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The Long Road to Flash Fiction

I’ll admit, this post title sounds like it’s introducing an in-depth montage about writing flash fiction. I mean, I could get into all the details, but who wants to hear me monologue and bellyache, am I right?

Yeah?

So I won’t. I’ll keep this short and sweet – like the style of flash fiction.

I began the class sometime in May, wanting to learn this new skill. It was supposed to take three weeks, ending around the end of May. It is now the middle of June and I am still not all the way done with all my stories.

Why?

Well, procrastination would have to be the brutally honest answer. It took a lot of hard thought for me, and sometimes, at the end of a day filled with lots of other thinking, you just don’t want to do that anymore. You want to read a book or veg in front of the TV and watch a few America’s Test Kitchen episodes. Is that so wrong?

Anyway, the lesson was pretty thorough, but I will say that I wish I had read through all three week’s worth before diving in. Holly says at the end to use hindsight to figure out your key and meaning. I used it to come to the conclusion that, ‘had I known back then what I know right now’ . . . I wouldn’t be rewriting everything basically from scratch. It’s amazing how stories develop and grow from start to finish, but had I been mulling over certain things and aware of what all I was supposed to draw out and put in, it might have been different.

But that’s water under the bridge. This course has pulled from the corners of my brain a few treasures (I think, anyway!) And I worked hard yesterday afternoon to finish and polish one of them to the best of my amateur ability for your reading pleasure. You are the first people to read this, so please, enjoy!


The Cry

The sound of my footsteps echoes off the stone corridor. I am breathless from running so hard.

Down the stairs. Turn right.

I don’t know where I’m going, but there’s this urge in my gut driving me on. Down. Deeper.

Take the third left.

I reach the end of the corridor and throw open the last door. Flames jump out at me, scorching my robes. I fling myself back against the wall, gasping.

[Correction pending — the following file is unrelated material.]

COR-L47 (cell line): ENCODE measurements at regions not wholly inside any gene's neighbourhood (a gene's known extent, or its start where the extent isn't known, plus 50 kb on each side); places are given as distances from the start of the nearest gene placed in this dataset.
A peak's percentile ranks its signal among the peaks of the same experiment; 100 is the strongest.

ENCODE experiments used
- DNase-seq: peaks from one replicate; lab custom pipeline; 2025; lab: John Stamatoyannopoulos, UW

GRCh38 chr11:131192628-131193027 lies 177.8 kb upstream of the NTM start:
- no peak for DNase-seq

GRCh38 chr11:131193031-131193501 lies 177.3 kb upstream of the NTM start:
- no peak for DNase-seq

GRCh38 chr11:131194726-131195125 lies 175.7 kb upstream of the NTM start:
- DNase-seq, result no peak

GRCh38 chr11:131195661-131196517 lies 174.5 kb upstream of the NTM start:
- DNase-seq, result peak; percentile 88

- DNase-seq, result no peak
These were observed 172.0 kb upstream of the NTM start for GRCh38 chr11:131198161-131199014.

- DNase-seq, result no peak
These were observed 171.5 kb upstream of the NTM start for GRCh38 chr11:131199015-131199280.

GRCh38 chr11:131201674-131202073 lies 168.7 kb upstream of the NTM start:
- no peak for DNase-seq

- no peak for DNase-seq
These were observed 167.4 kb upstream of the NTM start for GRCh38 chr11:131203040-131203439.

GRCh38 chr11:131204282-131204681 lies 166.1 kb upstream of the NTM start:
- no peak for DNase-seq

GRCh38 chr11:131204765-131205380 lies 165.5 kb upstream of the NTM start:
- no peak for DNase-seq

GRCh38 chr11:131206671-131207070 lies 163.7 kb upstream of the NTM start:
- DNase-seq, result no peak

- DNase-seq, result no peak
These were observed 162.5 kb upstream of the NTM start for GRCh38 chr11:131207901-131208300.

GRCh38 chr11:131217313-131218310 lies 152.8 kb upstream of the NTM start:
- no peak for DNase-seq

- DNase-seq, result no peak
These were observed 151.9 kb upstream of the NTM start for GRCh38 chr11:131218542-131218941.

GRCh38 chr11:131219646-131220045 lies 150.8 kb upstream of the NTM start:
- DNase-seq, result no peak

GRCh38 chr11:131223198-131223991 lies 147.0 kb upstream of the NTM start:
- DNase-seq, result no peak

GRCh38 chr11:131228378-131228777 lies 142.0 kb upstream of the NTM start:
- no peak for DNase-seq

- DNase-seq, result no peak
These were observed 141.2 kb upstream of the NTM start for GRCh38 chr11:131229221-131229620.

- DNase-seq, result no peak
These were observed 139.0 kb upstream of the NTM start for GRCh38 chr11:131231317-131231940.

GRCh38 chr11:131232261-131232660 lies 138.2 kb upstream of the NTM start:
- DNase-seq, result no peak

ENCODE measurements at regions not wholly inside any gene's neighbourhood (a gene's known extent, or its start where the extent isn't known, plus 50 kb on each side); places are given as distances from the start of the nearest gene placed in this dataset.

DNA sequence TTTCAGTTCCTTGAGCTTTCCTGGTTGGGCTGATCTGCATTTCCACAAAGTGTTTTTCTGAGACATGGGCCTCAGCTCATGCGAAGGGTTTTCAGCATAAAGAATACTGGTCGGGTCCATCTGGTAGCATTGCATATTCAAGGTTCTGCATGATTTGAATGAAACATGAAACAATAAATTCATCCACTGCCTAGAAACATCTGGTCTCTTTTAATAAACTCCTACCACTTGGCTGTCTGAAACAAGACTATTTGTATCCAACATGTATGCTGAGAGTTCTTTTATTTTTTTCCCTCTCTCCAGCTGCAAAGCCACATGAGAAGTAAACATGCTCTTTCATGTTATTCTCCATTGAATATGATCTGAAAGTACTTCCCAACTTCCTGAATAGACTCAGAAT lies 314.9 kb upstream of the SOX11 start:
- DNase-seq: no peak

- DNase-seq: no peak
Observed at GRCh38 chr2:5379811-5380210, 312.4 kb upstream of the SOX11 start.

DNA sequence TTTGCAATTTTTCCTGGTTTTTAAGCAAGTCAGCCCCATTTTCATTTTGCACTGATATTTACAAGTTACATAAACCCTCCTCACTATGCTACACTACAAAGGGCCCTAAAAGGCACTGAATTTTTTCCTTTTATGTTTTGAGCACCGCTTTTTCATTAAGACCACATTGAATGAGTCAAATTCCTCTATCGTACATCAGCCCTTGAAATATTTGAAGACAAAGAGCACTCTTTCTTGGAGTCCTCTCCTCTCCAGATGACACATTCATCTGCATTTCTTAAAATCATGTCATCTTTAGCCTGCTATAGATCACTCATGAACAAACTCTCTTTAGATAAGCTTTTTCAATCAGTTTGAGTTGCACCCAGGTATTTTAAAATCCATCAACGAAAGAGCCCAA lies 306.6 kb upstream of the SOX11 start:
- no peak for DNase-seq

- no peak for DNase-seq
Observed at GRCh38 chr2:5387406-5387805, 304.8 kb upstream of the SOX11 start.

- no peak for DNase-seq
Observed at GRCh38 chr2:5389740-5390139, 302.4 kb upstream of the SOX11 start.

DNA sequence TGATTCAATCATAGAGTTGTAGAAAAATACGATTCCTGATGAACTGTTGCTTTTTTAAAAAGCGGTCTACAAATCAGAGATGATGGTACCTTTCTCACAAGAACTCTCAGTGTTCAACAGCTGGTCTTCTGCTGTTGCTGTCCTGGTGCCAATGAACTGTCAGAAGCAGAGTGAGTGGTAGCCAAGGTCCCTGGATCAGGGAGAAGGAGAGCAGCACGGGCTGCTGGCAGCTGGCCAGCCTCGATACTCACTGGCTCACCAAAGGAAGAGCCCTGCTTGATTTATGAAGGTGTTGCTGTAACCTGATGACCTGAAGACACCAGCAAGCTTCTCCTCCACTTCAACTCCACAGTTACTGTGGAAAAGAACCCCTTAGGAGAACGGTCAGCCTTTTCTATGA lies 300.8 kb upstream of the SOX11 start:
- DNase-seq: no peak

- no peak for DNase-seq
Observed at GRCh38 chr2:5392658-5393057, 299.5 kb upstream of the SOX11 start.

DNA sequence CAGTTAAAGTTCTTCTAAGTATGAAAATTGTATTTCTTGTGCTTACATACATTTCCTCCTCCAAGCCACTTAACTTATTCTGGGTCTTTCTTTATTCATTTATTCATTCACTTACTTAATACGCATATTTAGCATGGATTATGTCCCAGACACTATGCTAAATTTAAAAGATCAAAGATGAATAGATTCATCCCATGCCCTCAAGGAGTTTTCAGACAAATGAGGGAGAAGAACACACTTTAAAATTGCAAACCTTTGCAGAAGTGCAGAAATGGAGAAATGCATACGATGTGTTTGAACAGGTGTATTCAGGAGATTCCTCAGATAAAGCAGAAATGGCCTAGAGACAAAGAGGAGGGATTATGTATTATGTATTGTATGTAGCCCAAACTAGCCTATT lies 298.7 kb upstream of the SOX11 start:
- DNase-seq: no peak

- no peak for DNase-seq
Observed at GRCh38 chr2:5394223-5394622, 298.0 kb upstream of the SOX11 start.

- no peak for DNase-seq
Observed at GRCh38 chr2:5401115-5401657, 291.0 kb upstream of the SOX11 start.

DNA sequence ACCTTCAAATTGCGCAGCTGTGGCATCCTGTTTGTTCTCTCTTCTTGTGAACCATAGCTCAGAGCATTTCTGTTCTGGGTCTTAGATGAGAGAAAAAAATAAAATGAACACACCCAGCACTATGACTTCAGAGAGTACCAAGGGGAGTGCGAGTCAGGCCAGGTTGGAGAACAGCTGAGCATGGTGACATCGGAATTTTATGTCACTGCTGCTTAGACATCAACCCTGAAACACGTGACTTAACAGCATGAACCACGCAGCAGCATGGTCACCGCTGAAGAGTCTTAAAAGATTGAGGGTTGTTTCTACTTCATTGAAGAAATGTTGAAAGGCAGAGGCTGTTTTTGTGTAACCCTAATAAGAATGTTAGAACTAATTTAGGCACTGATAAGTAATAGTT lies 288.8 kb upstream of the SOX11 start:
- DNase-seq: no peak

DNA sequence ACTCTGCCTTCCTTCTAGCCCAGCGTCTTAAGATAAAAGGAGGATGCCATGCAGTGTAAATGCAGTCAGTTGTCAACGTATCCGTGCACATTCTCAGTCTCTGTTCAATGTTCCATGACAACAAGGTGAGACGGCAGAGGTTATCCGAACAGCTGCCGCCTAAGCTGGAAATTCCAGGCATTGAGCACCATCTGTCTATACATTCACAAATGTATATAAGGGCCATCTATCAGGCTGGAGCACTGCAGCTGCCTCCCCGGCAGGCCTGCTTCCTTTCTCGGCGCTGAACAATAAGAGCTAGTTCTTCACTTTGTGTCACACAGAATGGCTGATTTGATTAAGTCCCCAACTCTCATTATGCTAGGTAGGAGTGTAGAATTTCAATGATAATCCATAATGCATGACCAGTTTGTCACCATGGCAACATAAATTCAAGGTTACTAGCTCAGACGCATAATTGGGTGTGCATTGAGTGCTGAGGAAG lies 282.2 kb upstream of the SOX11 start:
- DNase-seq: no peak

All I did was try the spell Master gave me. He said it would be fine.

It’s definitely not fine. The Library of Elemental Wizardry is burning, and it’s all my fault.

The spell was supposed to determine my natural element. Master told me I had potential, that someday I could be among the greatest mages in history, maybe even with an elemental spirit as my familiar. He warned me it wouldn’t be easy, that the spell would draw on my fears while awakening my power.

Still, I didn’t expect the entire library would burst into flames.

I bolted like a rabbit, and now I’m lost and surrounded by fire in a dead-end corridor with nowhere to go because I’ve been following this stupid tugging in my gut that’s probably more panic than anything else. Even now it’s telling me to go through the doorway.

I stare past the smoking blaze, my back pressed against the wall and my heart drumming so hard I can feel it in my throat. I can see very little inside, but my eyes lock onto a vent near the ceiling. A way out.

But I have to get through the fire first. But I can’t. Ever since I was three and my house burned down, fire has all but paralyzed me.

“Please, somebody help!” My voice rasps. “Help!”

My body suddenly seizes, screaming at me to get to the other side of the doorway. Before thinking, I squeeze my eyes shut, suck in a breath, and push off the wall. I somersault through, and the flames lick at me, but only for a moment. When I come to a stop I find I haven’t caught fire.

Nevertheless, my insides feel like pudding. I scramble to my feet, and then a terrible sound shrieks over the roaring conflagration. The floor splits. I lunge for the vent, but I’m too far away, and I fall through the collapsing floor.

***

I wake up and open my eyes to a hazy gloom. I stand. My back and feet are soaked with the water covering the ground. I can hear the fire raging strong far overhead. I look up─

And come face-to-face with a glowing, white dragon.

I heard you crying for help, so I came.

The dragon’s voice resounds throughout my mind and body. It’s oddly soothing.

I am Poseidon, Lord of the Waters, and I choose you, little great one. Use me well.

Drawn to this mighty spirit, I reach out my arm toward his inclined head.

The fire no longer frightens me.


And there we have it! What do you think? I honestly have no idea how or why it came out as a first-person-present point of view, but it did, and it’s been interesting. Only once before have I written this way, ages and ages ago for a botany course in school. Odd, I know, right? I loved it.

How to Write Flash Fiction that Doesn’t SUCK! is a good class, regardless of my complaining, and I do want to thank Holly for providing it. If you have the desire to write, but don’t think you can (pish-posh!) or don’t want to commit to a whole whopping novel – this is for you! In 500 words or less you can have a complete story, something started and finished, to share with your friends, your family, or your secret hiding place in a dark corner where no living soul can find it.

Happy reading – and writing!

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